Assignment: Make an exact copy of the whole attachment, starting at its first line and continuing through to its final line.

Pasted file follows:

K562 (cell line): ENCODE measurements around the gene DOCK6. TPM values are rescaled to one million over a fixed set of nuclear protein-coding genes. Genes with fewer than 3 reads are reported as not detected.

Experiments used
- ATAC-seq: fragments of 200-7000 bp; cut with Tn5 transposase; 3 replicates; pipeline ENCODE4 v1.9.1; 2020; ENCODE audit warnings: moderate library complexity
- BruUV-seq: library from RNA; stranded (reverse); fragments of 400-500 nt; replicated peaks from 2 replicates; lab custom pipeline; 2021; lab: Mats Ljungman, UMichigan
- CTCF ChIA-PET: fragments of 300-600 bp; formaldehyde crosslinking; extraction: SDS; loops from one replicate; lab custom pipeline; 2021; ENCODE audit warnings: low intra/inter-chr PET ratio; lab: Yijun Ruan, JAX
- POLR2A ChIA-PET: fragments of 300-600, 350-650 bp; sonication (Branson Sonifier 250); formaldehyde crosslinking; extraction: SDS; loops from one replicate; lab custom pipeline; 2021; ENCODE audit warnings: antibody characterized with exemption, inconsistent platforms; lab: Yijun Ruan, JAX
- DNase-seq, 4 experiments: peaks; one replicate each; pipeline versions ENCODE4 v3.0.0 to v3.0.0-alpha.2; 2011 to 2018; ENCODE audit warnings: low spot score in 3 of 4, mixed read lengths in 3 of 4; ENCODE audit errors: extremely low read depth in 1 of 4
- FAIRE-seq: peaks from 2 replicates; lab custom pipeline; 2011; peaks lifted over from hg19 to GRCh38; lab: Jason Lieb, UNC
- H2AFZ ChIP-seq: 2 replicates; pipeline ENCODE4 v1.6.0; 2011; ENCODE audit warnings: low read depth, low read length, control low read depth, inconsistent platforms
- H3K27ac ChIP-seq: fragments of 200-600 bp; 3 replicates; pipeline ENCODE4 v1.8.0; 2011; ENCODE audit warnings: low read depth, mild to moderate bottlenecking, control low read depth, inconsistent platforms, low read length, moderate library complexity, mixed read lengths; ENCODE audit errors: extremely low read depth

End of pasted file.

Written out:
K562 (cell line): ENCODE measurements around the gene DOCK6. TPM values are rescaled to one million over a fixed set of nuclear protein-coding genes. Genes with fewer than 3 reads are reported as not detected.

Experiments used
- ATAC-seq: fragments of 200-7000 bp; cut with Tn5 transposase; 3 replicates; pipeline ENCODE4 v1.9.1; 2020; ENCODE audit warnings: moderate library complexity
- BruUV-seq: library from RNA; stranded (reverse); fragments of 400-500 nt; replicated peaks from 2 replicates; lab custom pipeline; 2021; lab: Mats Ljungman, UMichigan
- CTCF ChIA-PET: fragments of 300-600 bp; formaldehyde crosslinking; extraction: SDS; loops from one replicate; lab custom pipeline; 2021; ENCODE audit warnings: low intra/inter-chr PET ratio; lab: Yijun Ruan, JAX
- POLR2A ChIA-PET: fragments of 300-600, 350-650 bp; sonication (Branson Sonifier 250); formaldehyde crosslinking; extraction: SDS; loops from one replicate; lab custom pipeline; 2021; ENCODE audit warnings: antibody characterized with exemption, inconsistent platforms; lab: Yijun Ruan, JAX
- DNase-seq, 4 experiments: peaks; one replicate each; pipeline versions ENCODE4 v3.0.0 to v3.0.0-alpha.2; 2011 to 2018; ENCODE audit warnings: low spot score in 3 of 4, mixed read lengths in 3 of 4; ENCODE audit errors: extremely low read depth in 1 of 4
- FAIRE-seq: peaks from 2 replicates; lab custom pipeline; 2011; peaks lifted over from hg19 to GRCh38; lab: Jason Lieb, UNC
- H2AFZ ChIP-seq: 2 replicates; pipeline ENCODE4 v1.6.0; 2011; ENCODE audit warnings: low read depth, low read length, control low read depth, inconsistent platforms
- H3K27ac ChIP-seq: fragments of 200-600 bp; 3 replicates; pipeline ENCODE4 v1.8.0; 2011; ENCODE audit warnings: low read depth, mild to moderate bottlenecking, control low read depth, inconsistent platforms, low read length, moderate library complexity, mixed read lengths; ENCODE audit errors: extremely low read depth